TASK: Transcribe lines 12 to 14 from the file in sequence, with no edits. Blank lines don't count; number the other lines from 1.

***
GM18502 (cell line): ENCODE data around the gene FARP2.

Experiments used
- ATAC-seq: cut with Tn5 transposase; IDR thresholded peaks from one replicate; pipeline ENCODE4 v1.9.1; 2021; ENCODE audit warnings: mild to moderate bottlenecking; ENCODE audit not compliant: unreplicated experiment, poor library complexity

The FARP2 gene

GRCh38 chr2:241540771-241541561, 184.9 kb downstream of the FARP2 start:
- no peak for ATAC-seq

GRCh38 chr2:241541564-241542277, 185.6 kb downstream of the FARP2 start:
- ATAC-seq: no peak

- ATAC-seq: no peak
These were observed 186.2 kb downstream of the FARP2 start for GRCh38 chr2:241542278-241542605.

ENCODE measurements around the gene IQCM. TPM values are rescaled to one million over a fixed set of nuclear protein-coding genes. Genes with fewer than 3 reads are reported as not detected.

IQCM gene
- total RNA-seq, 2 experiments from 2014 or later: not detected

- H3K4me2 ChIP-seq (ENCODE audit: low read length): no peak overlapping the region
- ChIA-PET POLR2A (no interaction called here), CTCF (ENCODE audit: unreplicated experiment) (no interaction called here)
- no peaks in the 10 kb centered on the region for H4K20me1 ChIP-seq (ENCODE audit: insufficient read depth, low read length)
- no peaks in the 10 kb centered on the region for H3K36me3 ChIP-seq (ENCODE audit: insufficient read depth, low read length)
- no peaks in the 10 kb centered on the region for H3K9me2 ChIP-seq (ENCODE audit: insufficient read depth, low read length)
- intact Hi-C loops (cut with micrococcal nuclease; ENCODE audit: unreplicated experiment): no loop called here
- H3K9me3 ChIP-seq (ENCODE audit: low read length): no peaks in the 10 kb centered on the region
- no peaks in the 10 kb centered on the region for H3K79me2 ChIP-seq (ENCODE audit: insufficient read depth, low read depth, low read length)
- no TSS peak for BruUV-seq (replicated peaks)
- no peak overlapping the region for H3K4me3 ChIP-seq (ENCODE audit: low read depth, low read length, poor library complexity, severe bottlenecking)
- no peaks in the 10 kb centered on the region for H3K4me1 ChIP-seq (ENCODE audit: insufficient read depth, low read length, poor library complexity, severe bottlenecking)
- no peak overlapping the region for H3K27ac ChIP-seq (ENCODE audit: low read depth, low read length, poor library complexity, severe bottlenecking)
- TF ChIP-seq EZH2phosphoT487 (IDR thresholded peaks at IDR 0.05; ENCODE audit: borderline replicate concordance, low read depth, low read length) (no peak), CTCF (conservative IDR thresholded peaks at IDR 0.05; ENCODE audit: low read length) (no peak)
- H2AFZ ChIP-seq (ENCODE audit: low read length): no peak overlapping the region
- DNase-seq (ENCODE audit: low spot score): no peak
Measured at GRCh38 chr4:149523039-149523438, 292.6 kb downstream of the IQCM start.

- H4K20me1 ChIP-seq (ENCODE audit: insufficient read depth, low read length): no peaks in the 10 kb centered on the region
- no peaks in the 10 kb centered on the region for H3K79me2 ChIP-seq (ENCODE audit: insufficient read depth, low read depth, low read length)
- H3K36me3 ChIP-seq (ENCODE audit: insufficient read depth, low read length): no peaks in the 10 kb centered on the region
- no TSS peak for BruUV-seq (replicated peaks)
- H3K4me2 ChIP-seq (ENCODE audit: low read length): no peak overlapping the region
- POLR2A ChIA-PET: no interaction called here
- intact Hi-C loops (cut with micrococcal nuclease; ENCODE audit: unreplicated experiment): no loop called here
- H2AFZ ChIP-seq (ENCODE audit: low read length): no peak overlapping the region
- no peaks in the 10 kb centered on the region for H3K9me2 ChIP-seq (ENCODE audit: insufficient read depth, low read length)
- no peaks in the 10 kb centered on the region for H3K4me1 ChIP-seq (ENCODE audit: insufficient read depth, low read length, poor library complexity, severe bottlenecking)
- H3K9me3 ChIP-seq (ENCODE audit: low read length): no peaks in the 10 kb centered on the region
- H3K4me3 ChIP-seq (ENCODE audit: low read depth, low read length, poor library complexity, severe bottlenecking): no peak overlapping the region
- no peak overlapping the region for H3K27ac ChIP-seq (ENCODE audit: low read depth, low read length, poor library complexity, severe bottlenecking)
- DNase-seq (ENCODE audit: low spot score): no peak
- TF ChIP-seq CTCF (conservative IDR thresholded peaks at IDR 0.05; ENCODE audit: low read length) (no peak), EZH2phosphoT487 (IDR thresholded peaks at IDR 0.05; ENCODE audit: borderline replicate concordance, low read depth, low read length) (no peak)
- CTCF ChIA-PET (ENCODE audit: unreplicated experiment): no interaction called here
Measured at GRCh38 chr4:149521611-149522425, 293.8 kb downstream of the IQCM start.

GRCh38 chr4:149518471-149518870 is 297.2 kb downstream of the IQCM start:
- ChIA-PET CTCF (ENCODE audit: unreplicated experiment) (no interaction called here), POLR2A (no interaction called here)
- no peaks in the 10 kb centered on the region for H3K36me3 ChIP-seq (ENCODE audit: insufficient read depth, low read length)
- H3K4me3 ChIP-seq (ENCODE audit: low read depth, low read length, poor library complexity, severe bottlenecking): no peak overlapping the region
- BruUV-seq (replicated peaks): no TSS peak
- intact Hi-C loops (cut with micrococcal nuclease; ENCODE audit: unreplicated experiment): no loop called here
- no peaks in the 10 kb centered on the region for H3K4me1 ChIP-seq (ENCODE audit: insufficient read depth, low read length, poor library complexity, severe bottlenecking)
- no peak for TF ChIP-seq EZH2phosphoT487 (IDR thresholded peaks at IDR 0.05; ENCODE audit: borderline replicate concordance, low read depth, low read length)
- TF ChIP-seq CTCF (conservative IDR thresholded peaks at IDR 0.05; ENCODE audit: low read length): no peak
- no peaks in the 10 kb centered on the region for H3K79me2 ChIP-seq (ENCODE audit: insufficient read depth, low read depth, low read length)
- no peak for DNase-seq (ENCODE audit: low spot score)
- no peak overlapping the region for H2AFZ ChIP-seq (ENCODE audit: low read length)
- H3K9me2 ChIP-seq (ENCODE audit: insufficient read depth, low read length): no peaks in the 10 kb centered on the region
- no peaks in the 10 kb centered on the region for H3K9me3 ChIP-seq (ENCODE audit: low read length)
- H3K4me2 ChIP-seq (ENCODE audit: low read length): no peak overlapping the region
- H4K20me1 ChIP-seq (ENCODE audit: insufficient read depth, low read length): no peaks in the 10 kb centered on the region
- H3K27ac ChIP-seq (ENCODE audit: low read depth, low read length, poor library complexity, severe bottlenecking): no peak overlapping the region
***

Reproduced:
IQCM gene
- total RNA-seq, 2 experiments from 2014 or later: not detected

- H3K4me2 ChIP-seq (ENCODE audit: low read length): no peak overlapping the region